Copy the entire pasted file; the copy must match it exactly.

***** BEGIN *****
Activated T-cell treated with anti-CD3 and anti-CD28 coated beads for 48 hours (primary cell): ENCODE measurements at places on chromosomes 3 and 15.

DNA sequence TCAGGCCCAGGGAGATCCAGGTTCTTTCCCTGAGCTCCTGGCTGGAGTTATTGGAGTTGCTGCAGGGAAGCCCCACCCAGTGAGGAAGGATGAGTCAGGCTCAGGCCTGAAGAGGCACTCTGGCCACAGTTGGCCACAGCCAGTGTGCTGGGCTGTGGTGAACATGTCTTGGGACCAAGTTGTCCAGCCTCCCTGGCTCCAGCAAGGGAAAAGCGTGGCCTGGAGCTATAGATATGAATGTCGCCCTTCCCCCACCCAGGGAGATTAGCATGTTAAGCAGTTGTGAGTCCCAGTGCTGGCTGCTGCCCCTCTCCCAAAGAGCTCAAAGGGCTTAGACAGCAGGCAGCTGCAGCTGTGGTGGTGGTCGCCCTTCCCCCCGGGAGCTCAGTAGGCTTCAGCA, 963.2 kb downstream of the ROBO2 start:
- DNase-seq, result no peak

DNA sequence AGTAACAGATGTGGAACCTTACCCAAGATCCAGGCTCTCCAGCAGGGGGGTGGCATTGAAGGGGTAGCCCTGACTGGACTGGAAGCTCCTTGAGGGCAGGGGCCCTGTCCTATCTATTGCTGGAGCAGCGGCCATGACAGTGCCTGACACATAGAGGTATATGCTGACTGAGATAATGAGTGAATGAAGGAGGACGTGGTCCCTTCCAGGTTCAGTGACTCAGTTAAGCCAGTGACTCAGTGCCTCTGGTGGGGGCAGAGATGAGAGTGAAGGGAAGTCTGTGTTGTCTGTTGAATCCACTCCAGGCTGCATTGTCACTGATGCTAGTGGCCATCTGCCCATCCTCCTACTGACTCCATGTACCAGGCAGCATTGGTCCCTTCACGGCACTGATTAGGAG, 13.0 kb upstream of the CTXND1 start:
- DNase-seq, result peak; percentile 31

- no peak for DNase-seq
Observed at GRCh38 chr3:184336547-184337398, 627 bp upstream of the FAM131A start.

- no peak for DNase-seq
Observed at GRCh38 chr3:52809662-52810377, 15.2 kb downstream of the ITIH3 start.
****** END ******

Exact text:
Activated T-cell treated with anti-CD3 and anti-CD28 coated beads for 48 hours (primary cell): ENCODE measurements at places on chromosomes 3 and 15.

DNA sequence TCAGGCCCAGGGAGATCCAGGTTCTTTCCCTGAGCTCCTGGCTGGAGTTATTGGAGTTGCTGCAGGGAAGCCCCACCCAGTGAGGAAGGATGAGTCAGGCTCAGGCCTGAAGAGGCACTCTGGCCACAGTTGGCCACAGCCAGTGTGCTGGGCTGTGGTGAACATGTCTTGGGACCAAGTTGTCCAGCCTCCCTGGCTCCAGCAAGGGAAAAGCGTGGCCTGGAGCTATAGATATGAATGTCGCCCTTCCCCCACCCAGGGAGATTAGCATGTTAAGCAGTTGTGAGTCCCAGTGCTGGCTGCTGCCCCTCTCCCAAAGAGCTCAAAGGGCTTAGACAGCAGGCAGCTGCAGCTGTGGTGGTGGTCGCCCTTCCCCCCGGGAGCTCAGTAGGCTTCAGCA, 963.2 kb downstream of the ROBO2 start:
- DNase-seq, result no peak

DNA sequence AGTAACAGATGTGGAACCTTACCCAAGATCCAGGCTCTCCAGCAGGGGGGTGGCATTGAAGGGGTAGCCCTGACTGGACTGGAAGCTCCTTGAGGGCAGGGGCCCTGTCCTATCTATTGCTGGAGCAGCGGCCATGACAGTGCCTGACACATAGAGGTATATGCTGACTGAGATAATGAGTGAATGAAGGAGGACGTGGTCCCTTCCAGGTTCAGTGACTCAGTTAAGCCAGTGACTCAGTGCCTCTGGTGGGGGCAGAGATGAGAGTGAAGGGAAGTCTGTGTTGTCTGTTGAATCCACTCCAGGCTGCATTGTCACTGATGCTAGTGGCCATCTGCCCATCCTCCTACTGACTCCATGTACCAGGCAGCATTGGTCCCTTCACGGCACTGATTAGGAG, 13.0 kb upstream of the CTXND1 start:
- DNase-seq, result peak; percentile 31

- no peak for DNase-seq
Observed at GRCh38 chr3:184336547-184337398, 627 bp upstream of the FAM131A start.

- no peak for DNase-seq
Observed at GRCh38 chr3:52809662-52810377, 15.2 kb downstream of the ITIH3 start.